Category Archives: CS-343

Technical Debt

Technical debt is a programming theory that refers to the necessary work that gets delayed during the development of a software project to meet a deadline or deliverable. It is an idea that shortcuts are taken to quickly deliver a product, but this decision incurs a “debt” that must be paid in the future when the work is eventually completed. Technical debt is often the result of a tradeoff between perfect products and the short timelines often required for product delivery. Developers may choose the easier route with messier code or design to deliver a product faster, but this can lead to technical debt that must be addressed later.

Technical debt can accumulate “interest” over time, increasing the difficulty of implementing changes and leading to software entropy. It is important to manage technical debt to avoid these negative consequences. This involves identifying technical debt, accounting for nonfunctional requirements, and implementing best practices and agile practices to minimize it. It is also important to be proactive in reducing technical debt in new initiatives by carefully planning and designing projects from the start.

I selected this post because I wanted to learn more about technical debt as I found the concept to be particularly interesting and relevant to my future projects. This topic also seemed important as I found it amazing that despite the large file structure for projects in this class, it was not too difficult to add and update code for the assignments. That showed me how a codebase can avoid technical debt to a degree, and how it simplifies for maintainers (or a group of students) the process of adding and updating code to the codebase. After reading through the blog, I gained a better understanding of what technical debt is and how it can accumulate over time. This really resonated with me as I can see how important it is to consider the long-term implications of the decisions, we make during the development process. One of the most valuable takeaways for me was learning about the various types of technical debt and how to identify them. This will be especially useful as I continue to learn and grow as a programmer. I also appreciated the discussion of best practices and agile practices for managing technical debt, as I can see how these approaches can help to minimize the amount of debt that is incurred. I expect to apply what I learned in my future practice by being more mindful of the potential impacts of my decisions and actively working to minimize technical debt whenever possible.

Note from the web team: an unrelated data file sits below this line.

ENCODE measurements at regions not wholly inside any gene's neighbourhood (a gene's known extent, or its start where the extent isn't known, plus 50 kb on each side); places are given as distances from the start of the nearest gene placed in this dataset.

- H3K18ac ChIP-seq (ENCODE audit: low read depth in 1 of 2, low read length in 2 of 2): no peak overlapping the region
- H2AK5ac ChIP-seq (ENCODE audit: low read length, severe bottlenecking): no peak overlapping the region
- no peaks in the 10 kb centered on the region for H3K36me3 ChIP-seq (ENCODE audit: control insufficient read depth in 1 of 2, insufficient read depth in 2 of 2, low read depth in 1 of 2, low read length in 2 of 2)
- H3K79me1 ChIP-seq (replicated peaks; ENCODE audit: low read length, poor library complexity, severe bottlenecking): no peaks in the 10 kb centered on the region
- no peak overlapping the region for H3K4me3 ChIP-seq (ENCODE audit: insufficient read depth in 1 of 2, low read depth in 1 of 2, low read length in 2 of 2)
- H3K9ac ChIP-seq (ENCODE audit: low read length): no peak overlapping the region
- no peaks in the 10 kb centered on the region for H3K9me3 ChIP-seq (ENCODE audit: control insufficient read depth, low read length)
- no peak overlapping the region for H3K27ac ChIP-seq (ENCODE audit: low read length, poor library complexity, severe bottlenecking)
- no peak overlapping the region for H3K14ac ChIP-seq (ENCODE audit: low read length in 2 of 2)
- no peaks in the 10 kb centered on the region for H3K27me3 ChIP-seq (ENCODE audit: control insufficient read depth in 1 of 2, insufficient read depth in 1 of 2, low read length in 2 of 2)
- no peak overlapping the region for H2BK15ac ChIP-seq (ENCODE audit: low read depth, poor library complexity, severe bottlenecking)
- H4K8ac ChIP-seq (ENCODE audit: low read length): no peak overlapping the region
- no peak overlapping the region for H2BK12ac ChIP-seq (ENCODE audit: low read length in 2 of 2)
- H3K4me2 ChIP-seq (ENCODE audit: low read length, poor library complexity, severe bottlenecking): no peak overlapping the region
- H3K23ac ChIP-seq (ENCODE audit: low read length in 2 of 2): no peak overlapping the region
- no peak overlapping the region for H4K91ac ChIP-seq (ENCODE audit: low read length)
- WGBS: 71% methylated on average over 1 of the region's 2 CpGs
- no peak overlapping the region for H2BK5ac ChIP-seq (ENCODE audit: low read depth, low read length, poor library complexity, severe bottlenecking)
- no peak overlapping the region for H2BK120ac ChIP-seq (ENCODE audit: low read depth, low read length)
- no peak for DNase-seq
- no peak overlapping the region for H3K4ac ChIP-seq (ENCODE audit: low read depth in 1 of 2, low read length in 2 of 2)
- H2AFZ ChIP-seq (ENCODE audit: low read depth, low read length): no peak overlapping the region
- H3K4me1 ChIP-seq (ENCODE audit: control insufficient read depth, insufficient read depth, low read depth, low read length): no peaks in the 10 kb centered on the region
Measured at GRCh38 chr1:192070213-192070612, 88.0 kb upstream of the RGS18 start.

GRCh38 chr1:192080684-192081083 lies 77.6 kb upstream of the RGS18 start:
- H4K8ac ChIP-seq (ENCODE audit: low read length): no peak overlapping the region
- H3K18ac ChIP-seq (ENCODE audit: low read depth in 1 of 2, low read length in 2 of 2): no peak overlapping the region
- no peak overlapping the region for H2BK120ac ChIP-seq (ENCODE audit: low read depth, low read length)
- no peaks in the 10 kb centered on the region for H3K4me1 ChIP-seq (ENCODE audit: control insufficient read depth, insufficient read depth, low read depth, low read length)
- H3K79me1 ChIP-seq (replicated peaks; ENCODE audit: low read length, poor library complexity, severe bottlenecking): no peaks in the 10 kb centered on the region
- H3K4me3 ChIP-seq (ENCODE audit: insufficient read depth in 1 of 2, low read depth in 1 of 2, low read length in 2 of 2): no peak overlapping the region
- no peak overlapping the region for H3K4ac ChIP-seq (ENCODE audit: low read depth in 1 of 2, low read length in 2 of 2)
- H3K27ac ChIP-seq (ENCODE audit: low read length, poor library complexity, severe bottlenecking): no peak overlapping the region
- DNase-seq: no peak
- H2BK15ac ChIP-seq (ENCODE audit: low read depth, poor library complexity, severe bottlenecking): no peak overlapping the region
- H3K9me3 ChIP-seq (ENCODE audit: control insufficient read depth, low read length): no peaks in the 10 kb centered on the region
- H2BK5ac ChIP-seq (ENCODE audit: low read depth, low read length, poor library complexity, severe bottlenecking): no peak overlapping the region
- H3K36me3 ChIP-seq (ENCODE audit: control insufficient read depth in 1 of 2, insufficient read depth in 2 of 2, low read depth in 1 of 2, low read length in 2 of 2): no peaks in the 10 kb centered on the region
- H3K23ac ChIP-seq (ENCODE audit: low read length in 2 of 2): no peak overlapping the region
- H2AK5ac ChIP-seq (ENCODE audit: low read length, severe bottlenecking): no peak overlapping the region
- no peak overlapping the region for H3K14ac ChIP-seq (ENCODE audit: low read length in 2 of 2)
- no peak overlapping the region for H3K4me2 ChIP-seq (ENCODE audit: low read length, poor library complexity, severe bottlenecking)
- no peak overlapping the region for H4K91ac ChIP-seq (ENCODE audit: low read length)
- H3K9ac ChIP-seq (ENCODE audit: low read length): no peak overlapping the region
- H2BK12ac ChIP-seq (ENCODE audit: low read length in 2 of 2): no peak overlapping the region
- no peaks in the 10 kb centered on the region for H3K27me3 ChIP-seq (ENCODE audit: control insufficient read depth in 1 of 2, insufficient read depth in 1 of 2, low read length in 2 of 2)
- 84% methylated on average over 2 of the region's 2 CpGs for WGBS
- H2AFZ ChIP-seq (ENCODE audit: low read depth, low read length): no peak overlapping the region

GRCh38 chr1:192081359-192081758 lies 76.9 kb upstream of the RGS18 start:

From the blog Zed's Blog by Lord Zed and used with permission of the author. All other rights reserved by the author.


KISS is an American rock band formed in New York City in 1973. The band is known for its elaborate stage shows, which often feature pyrotechnics, fire breathing, and other special effects, as well as the use of makeup and costumes by the band members. In all seriousness…

The KISS principle, or Keep It Simple, Stupid, emphasizes the importance of simplicity in design and systems. By keeping things simple, you can better understand and meet the needs of customers and create products that are more user-friendly and effective. In the world of software and technology, the KISS principle is especially important, as people often have many options to choose from and may not understand complex technology. By following KISS, you can build a minimal viable product (MVP) that allows you to confirm or disprove your hypothesis with minimal work and deliver your product in a straightforward way that is easier for users to understand. Amazon, for example, lists the KISS principle as a core leadership principle, stating that leaders should always find ways to simplify. When designing, it is important to wireframe religiously, use universally understood concepts, and avoid distractions. By following KISS, designers and developers can create products that are more efficient, effective, and user-friendly, and that are easier to maintain and update over time. The KISS principle is often applied to the design of systems and user interfaces, as well as to the development of code and algorithms, to create products that are intuitive and user-friendly.

I selected thispost because I have always been interested in the principles of good design and how they can be applied to create better code as a result. The KISS principle is a concept that I have heard of before in other classes and especially in the Robotics class last semester. I wanted to learn more about this principle and after reading this post was impressed by the emphasis on simplicity and how it can lead to better products and user experiences. The post also focused heavily on real world applications and its outcome which helped me visualize it better. I found this material to be very informative and made me think about how I can apply the principles of simplicity and user-friendliness in my own projects and for other CS classes in the future. I expect to use what I learned from this resource in my future practice by being mindful of the KISS principle and always striving to create products that are simple, efficient, and user-friendly.




From the blog Zed's Blog by Lord Zed and used with permission of the author. All other rights reserved by the author.

Whats Next?